Zoo Miami trainer Willy Coto competes to help orangutans

By Gary Alan Ruse….

Willy Cotto is pictured at the orangutan exhibit at Zoo Miami.

Willy Cotto, 23, has a passion for education and for rainforest wildlife, and he hopes to unite those interests in his quest to be selected as one of 10 people to participate in a program to help save endangered orangutans.

Cotto, a senior at Barry University, grew up in Palmetto Bay and attended Palmetto High School. Scheduled to graduate in May, he has applied to George Mason University in Virginia, but his immediate goal is many more miles away.

“I’m hoping to be in Indonesia July 1 with this team,” Cotto said. “I saw this program online through DeforestACTION. I’m a big supporter of orangutan outreach and had noticed a post about this program and decided that it was definitely something I wanted to do.

“Of all the animals I have worked with, orangutans are the animals that have made the biggest impact on my views and what I really want to focus on in the conservation initiative.”

Putting in many hours a week at Zoo Miami as a wildlife show trainer and curatorial intern, Cotto has been involved in zoo-keeping work in one way or another for the past decade. Having worked closely with orangutans, he is excited about this opportunity to help them on their ‘home turf.”

“We’d be establishing this program,” Cotto explained. “They’re selecting 10 youth leaders around the world to do this and have the full focus conservation initiative where we’re involving the Dayak people, the indigenous tribe of people in Borneo, and having them know that they can do something other than work in the palm oil industry or log or poaching primates. We’d be rehabilitating the people just as we’d be rehabilitating the orangutans.”

Cotto explained that palm oil is a big part of the problem because natural areas needed by the orangutans are being bulldozed to make room for profitable palm plantations.

“Palm oil is found in more than 50 percent of items in grocery stores, and 90 percent of it comes from Indonesia,” Cotto said. “There are more than 17,000 islands in the Indonesian Archipelago — two of them have orangutans, the only place in the world.”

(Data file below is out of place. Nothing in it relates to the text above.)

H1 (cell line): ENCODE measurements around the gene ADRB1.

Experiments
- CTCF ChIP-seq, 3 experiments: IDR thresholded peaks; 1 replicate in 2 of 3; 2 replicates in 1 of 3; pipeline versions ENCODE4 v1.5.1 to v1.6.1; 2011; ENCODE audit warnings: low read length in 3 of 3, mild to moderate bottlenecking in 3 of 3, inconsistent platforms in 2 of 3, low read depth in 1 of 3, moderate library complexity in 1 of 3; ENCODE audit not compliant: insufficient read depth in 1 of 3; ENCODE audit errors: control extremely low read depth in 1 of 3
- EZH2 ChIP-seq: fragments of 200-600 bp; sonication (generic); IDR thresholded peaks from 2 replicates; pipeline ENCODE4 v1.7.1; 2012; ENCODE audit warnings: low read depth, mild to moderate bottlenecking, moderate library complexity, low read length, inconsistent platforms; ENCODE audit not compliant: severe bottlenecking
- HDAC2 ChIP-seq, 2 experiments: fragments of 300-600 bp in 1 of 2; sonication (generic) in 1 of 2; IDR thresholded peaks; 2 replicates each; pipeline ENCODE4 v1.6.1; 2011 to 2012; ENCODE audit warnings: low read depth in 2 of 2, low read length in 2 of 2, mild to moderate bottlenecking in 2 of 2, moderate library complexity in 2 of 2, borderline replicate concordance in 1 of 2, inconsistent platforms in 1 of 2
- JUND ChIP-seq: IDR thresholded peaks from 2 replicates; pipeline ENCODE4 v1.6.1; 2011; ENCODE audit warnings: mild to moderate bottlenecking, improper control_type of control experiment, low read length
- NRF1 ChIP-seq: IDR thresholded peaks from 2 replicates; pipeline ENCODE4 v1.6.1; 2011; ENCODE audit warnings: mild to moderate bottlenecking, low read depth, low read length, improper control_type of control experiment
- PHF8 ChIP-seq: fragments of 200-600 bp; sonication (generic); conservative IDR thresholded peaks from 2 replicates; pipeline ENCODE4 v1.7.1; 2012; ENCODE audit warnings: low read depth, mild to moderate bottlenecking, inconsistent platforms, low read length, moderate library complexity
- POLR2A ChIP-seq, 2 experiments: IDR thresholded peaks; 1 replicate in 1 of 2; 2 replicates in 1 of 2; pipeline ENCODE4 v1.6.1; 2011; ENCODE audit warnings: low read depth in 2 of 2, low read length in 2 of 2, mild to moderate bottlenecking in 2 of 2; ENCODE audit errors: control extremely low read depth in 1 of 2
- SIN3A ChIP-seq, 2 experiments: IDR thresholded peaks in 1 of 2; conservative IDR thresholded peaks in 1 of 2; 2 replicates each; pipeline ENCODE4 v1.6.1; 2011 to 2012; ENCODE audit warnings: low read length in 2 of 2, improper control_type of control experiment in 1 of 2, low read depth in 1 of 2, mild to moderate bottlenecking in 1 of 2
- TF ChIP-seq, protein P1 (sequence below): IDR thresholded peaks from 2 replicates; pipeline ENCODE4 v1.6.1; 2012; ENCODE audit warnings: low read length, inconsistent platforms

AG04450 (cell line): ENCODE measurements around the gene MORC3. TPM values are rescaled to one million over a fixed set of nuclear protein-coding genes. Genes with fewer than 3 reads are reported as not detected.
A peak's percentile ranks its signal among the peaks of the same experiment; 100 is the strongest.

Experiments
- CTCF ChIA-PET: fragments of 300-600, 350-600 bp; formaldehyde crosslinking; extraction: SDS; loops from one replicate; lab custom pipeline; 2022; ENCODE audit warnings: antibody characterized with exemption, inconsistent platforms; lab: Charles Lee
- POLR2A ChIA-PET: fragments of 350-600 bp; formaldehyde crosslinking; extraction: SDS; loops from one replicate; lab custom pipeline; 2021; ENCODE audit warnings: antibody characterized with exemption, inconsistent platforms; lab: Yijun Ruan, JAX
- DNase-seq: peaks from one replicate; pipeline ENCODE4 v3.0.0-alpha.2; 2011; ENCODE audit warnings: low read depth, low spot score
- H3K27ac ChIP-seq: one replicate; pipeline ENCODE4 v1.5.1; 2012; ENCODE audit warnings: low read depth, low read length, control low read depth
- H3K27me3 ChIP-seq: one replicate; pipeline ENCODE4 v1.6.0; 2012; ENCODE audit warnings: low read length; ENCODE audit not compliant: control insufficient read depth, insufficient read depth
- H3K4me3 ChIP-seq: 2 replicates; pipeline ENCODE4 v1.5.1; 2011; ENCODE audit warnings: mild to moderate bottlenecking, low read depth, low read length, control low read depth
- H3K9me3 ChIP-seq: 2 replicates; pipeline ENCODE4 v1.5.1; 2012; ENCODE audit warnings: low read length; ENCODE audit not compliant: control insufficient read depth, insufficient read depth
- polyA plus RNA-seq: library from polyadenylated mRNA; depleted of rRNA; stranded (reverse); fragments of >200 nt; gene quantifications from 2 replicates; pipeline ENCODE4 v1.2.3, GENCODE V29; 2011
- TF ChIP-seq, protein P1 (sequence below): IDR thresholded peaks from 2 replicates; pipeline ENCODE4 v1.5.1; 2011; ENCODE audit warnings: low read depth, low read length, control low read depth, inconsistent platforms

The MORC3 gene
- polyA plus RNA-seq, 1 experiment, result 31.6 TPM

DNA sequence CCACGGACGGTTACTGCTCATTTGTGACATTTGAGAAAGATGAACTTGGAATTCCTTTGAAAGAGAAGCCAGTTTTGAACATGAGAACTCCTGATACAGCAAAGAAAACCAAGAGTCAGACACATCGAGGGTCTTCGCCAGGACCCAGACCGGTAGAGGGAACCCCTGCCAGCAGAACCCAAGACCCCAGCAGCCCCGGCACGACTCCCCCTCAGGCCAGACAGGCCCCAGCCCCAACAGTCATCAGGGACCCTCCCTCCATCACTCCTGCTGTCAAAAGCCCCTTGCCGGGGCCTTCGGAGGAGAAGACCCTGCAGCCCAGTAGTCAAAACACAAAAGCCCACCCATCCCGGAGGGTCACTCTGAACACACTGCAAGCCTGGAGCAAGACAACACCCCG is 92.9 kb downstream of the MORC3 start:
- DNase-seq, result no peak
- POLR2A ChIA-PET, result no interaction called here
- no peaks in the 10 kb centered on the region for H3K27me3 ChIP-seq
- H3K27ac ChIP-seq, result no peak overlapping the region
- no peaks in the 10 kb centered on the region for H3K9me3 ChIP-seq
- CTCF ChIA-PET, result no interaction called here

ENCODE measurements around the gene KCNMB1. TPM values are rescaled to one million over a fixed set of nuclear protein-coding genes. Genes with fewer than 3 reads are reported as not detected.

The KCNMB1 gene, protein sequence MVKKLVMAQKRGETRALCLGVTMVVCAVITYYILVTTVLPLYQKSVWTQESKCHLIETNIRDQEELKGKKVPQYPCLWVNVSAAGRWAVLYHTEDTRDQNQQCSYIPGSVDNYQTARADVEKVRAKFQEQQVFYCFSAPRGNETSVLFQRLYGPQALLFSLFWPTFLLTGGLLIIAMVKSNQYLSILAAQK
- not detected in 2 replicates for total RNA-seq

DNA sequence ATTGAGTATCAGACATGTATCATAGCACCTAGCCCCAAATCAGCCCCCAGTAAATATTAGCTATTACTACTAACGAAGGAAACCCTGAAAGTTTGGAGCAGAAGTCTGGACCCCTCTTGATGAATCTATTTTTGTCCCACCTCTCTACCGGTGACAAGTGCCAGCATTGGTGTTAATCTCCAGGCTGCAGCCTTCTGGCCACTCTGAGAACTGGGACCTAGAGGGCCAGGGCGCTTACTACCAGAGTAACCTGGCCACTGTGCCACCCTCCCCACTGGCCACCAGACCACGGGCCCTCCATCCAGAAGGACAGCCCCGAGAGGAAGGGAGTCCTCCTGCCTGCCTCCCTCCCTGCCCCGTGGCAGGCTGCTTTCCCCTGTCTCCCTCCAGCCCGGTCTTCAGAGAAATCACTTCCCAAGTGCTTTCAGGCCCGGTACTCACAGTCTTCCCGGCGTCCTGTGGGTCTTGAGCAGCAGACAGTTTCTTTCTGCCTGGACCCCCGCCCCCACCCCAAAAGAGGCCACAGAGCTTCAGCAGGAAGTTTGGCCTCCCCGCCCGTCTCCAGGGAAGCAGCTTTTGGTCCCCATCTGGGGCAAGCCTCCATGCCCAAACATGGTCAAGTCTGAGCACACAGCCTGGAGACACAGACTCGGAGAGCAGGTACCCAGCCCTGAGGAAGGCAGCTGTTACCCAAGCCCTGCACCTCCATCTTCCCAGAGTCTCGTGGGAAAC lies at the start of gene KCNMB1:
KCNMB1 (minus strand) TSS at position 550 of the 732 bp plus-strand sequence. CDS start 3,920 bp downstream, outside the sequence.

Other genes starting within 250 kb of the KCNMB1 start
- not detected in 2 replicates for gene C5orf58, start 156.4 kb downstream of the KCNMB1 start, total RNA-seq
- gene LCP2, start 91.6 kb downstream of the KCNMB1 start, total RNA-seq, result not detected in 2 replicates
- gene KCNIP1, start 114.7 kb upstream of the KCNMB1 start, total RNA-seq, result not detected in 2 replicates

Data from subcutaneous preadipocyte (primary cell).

DeforestACTION is a global collaborative project involving young people between ages 18 and 35 to halt the destruction of important rainforests, create a permanent home for orangutans, and “save the planet.” Their website estimates that in Indonesia alone, a forest the size of 300 football fields is being cut down every hour to make way for palm oil plantations.

One of the project’s goals is to produce a 3-D film and a television series to help spread the word and encourage more people to make a difference. Cotto admires those who have done so in the past.

“What Dian Fossey did was remarkable,” Cotto said. “She established something not only research wise, she made these gorillas accustomed to people so that people can go into the rain forests of Rwanda and Uganda and see them first hand. That makes a big impact. Orangutans are in zoos and people can really have that one-to-one connection by seeing them first hand. But if people can go to Indonesia and see them there, it would be a totally different feeling.”

Cotto also praises Wildlife SOS in India, whose co-founder, Kartick Satyanarayan, has visited Zoo Miami to discuss the group’s successes in improving conditions for sloth bears there.

“I think that we can definitely make a change,” Cotto said. “I want to see these things come to the forefront, and what better way of teaching than having a movie and a TV show along with this project? Not only will we be establishing this project, we’ll be sharing it with the rest of the world.

“But even if I don’t go, I know that I have shared my passion with as many people as I can and I will continue to do so. I would hate for my grandchildren to find someday that there are no orangutans in Indonesia.”

Voting ends Apr. 10. To view Willy Cotto’s video submission and have a chance to vote to help him achieve his dream, go online to <http://gg.tigweb.org/tig/deforestaction/52299/>.

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